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  • Who’s Afraid of Fabrication?

    Yale School of Architecture, Assembly One Pavilion. Diagram.
    new haven CONNECTICUT

    “A significant portion of the intellect and capital invested in architectural education over the last 10 years has gone into digital fabrication, as schools have acquired new computer numerical control (CNC) machines and faculty and students have experimented with them. The relevant arguments made by Bernard Cache, Greg Lynn, and Mario Carpo that inspired much of this work have become implicit for many instructors and some students. Always practice driven, these ideas have seeped into the profession, enabling an expanding array of pavilion projects and fabrication competitions. . . . ‘”

    *Image courtesy the author. Yale School of Architecture, Assembly One Pavilion. Diagram.

    [EXCERPTED FROM FRESH PUNCHES ]

    images, clockwise from top left: Yale School of Architecture, Assembly One Pavilion. Exterior elevation; interior; detail; exterior toward entry. Photos by Chris Morgan Photography.

    A significant portion of the intellect and capital invested in architectural education over the last 10 years has gone into digital fabrication, as schools have acquired new computer numerical control (CNC) machines and faculty and students have experimented with them. The relevant arguments made by Bernard Cache, Greg Lynn, and Mario Carpo that inspired much of this work have become implicit for many instructors and some students. Always practice driven, these ideas have seeped into the profession, enabling an expanding array of pavilion projects and fabrication competitions. In fact, CNC processes continue to revolutionize the building industry at all scales, but they seem to have run up against something of an “acrylic ceiling” in academia, isolated at the periphery as electives and rarely playing a significant role in design studios.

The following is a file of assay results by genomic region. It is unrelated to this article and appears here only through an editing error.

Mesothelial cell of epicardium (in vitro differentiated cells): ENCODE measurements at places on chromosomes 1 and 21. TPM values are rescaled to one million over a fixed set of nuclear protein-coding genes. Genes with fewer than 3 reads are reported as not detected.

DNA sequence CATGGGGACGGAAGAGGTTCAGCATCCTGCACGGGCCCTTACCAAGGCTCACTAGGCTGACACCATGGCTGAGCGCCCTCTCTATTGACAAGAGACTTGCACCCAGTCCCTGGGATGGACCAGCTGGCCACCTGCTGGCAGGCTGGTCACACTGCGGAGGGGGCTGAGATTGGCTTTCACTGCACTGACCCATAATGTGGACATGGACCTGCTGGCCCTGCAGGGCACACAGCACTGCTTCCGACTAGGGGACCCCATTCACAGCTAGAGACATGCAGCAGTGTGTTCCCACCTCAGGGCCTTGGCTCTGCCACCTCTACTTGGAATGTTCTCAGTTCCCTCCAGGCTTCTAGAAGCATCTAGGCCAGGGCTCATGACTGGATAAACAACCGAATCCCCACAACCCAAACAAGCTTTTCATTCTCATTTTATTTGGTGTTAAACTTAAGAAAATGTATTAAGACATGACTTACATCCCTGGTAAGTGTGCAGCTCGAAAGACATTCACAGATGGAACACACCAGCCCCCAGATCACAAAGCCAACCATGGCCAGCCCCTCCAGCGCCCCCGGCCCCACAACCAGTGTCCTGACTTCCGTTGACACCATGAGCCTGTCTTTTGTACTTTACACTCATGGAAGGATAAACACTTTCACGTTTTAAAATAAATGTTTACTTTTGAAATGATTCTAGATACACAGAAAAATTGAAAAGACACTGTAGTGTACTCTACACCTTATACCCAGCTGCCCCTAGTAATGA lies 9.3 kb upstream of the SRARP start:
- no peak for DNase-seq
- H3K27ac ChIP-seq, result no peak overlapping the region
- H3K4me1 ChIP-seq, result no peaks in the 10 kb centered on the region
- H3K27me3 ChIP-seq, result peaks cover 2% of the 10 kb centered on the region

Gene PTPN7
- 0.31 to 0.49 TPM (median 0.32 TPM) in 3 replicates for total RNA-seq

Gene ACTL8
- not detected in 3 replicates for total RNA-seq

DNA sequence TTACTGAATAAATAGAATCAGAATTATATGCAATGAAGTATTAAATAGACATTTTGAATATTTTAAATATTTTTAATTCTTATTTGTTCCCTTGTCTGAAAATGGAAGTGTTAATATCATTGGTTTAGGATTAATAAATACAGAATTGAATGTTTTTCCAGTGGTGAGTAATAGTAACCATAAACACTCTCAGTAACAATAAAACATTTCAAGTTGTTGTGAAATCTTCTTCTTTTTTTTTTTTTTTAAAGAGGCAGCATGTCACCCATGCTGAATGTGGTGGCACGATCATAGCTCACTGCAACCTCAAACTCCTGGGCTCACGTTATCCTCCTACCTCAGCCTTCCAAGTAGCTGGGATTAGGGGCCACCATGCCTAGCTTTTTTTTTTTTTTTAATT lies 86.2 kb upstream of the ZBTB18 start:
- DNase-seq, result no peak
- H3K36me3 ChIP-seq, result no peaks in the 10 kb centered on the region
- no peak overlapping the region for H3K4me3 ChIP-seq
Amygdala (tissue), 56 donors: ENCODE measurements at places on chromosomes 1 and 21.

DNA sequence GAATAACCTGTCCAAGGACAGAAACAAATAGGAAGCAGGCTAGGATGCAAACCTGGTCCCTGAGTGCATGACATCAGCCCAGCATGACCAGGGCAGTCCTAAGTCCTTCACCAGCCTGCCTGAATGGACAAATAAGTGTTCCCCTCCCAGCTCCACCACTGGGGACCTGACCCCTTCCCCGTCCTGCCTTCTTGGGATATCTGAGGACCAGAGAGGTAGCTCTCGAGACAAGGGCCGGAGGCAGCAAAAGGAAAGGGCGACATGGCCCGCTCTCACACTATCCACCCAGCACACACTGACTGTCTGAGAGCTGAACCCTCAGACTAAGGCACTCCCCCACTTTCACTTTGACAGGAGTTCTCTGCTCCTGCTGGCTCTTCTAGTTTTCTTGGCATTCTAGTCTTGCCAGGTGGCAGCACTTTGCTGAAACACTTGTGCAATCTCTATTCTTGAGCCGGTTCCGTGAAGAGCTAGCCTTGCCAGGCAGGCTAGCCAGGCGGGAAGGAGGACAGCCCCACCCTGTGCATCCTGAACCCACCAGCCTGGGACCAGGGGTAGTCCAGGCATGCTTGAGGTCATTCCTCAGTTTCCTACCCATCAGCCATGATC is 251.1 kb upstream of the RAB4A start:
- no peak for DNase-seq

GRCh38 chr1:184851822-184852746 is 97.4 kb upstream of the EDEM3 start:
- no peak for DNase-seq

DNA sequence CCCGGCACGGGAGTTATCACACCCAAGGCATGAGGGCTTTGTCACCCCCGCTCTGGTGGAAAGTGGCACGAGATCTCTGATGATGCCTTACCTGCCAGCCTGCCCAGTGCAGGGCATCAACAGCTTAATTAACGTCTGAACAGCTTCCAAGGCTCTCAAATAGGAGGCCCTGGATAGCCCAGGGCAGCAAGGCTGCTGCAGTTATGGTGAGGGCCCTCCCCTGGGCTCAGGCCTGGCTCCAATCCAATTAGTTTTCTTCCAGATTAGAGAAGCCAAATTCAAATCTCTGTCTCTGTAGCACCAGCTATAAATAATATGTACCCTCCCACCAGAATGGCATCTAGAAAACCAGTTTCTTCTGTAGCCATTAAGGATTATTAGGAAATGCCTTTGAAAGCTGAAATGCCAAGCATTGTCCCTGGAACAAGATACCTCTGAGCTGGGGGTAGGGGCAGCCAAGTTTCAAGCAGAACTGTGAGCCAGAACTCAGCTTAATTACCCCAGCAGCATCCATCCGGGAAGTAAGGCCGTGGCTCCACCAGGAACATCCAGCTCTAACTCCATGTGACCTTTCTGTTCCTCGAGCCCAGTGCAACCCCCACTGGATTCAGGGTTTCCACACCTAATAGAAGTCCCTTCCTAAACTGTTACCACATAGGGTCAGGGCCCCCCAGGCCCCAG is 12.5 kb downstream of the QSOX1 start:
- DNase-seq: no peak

Clearly, there is always value for students in working with current technology, at full scale and with real materials, but is there still a relevant project to be found in teaching fabrication beyond the general benefits of craft? Is there a new argument to be made, one following up on those about mass customization and consumer culture from Lynn, or aesthetic notions of sameness and repetition from Carpo? Can or should fabrication play a more central role in design education?

    Together with a group of post-professional students, I recently initiated a new project at the Yale School of Architecture with the open-ended title “Assembly.” We thought of it as the younger, more carefree sister to the Yale Building Project—the 40-plus-year tradition in which Yale’s first-year graduate students design and build a house. Unlike the Building Project, which focuses on the core urban and programmatic questions of housing, our Assembly project was geared toward exploiting Yale’s extensive CNC technology, and that focus on technology not only transformed the students’ means of production, but also impacted how they approached the project from conception. A different way of realizing the project forced the students to rethink their roles as designers and uncovered a clear inversion of some basic assumptions about working digitally.